The four-year-old UNT Dallas College of Law is about to get a new dean. Felecia Epps comes from Florida A&M University, which faced similar challenges with getting its would-be lawyers to pass the bar exam.
Last year, a little more than half of the first-time test takers from FAMU passed. UNT Dallas had a 59 percent pass rate, the lowest for a Texas law school. Epps, who's replacing retiring dean Royal Furgeson, will also have to focus on getting UNT Dallas fully accredited with the American Bar Association. For now, the law school has provisional accreditation.
In our Friday Conversation, Epps talked to KERA's Rick Holter about how similar issues were handled at her old university — and why she was dismissed.
On improving bar exam test scores:
You really have to have an approach that starts to work with the students before they begin law school, where you're really driving home to them the seriousness of what they're about to do, starting to work with them on legal analysis, reading comprehension skills. And those things are currently being worked on. Then you provide them with some top-notch, intensive bar preparation programs.
On why accreditation can be tough for schools to obtain:
The [American Bar Association] wants to be very careful to be sure law schools are providing students what they need to succeed in law school and pass the bar. Their interest is understandable because the students invest quite a bit, not just in finances, but also in terms of time and effort. So you want to make sure they're getting everything they need in school so they can succeed in the practice of law.
On why she was dismissed from Florida A&M:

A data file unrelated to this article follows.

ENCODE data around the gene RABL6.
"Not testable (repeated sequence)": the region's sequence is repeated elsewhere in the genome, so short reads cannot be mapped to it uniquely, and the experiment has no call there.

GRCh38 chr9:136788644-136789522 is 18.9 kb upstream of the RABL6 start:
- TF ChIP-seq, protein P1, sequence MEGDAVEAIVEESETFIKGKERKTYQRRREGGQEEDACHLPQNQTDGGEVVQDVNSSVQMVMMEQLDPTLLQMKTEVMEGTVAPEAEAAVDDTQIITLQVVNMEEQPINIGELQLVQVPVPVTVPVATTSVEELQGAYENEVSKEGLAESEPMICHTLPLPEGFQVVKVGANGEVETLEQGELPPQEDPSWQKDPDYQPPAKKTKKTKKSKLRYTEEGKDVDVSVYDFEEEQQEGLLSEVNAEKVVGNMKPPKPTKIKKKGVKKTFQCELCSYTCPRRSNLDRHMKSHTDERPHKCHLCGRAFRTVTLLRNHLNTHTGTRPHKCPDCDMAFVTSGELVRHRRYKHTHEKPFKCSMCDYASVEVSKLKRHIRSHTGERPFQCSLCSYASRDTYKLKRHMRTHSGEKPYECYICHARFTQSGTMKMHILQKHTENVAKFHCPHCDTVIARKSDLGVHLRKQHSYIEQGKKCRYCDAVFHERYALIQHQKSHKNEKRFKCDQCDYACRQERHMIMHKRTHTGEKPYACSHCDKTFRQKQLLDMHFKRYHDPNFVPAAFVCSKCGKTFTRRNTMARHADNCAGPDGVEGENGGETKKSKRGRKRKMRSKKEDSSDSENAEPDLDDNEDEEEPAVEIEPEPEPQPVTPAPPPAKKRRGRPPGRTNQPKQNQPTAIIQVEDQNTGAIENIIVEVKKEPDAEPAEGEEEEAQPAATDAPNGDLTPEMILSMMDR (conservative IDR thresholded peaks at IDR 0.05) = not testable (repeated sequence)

The best way I could describe it is as my deanship being the victim of a leadership transition. The people who hired me were dismissed from their positions and the new leadership at the end of the year decided to let four deans be reassigned also, and I was one of those. It was done without notice and it wasn't as if things were brought to my attention that I wasn't doing, or anything like that. As it was put to me, they had 'decided to go in another direction' and I take them at their word.
On maintaining UNT Dallas' mission as a non-conventional law school:
In the olden days when Judge [Royal] Furgeson and myself went to law school, you had one test per semester and it was either pass or fail. Frankly, that's not an effective way to try to teach people. UNT Dallas has built into their program multiple assessments because that actually helps the students in their progress.
Traditionally, there wasn't an emphasis on lawyers being practice-ready. They could graduate from law school with a head full of theories and not really know the first thing about practicing law or what you should do when a client shows up in your office. That's changing — there's more of an emphasis on experiential learning. That's a core value and a goal at UNT Dallas College of Law.
Interview responses have been lightly edited for clarity and length.